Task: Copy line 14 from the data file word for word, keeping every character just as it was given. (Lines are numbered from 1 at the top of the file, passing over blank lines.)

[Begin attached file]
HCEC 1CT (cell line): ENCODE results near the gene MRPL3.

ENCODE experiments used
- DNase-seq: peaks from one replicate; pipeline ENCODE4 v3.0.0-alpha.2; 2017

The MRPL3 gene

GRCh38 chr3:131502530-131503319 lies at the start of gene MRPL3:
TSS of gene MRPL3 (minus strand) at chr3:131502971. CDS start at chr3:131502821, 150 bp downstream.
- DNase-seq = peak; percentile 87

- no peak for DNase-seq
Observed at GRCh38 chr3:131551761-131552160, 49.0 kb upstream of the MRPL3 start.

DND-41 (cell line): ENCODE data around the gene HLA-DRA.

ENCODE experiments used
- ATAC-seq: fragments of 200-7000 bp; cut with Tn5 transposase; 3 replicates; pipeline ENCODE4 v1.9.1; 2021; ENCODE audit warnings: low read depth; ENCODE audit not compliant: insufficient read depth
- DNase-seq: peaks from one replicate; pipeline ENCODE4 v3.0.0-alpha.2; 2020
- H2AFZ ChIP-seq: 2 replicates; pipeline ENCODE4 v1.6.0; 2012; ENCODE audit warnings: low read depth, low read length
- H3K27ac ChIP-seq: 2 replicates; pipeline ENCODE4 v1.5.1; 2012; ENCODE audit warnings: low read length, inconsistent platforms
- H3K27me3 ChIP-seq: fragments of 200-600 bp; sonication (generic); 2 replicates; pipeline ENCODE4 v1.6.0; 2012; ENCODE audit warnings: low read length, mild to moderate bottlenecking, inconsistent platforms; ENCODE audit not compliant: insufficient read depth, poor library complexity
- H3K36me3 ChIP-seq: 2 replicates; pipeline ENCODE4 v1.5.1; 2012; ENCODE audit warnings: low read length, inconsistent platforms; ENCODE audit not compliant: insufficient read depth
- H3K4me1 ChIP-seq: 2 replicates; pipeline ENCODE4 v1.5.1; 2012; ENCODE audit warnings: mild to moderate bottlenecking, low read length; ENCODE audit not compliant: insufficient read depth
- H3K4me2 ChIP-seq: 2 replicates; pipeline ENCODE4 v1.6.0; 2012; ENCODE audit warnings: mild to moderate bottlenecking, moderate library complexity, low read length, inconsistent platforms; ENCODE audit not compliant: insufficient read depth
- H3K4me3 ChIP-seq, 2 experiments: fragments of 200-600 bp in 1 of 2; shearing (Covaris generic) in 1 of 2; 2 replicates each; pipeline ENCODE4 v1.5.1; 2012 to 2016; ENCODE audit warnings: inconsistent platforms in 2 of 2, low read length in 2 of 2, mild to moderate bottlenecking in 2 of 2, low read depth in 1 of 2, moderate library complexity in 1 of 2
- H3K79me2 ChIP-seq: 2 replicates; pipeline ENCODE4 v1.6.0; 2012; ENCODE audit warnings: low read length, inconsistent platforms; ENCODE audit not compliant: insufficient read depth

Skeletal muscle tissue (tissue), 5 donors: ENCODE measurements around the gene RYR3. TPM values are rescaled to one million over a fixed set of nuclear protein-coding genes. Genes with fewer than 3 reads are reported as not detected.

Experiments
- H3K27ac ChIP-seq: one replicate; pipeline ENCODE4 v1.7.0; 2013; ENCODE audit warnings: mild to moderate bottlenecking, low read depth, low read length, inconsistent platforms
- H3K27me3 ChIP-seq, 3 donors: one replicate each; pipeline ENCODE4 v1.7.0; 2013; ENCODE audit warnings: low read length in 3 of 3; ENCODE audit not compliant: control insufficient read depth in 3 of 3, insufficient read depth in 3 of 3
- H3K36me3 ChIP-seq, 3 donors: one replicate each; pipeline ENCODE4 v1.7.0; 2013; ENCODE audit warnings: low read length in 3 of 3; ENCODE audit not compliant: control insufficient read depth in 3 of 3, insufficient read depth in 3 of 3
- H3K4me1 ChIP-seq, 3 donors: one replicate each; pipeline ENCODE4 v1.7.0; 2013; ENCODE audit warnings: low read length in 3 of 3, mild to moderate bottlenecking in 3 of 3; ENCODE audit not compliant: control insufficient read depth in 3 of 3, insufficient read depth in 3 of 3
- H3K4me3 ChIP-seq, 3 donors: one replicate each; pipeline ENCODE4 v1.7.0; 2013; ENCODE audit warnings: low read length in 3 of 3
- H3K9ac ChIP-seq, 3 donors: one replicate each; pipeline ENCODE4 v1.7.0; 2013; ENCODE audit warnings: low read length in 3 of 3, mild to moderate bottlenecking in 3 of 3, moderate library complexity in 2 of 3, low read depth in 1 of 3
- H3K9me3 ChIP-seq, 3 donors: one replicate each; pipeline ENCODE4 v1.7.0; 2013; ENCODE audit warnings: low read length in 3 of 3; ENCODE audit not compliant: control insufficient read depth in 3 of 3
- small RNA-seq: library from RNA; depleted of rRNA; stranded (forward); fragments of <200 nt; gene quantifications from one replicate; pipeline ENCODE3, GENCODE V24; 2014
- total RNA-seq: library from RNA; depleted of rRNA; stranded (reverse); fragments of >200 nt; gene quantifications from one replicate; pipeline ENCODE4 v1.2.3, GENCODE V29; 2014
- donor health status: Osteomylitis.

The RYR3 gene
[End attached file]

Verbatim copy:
- H2AFZ ChIP-seq: 2 replicates; pipeline ENCODE4 v1.6.0; 2012; ENCODE audit warnings: low read depth, low read length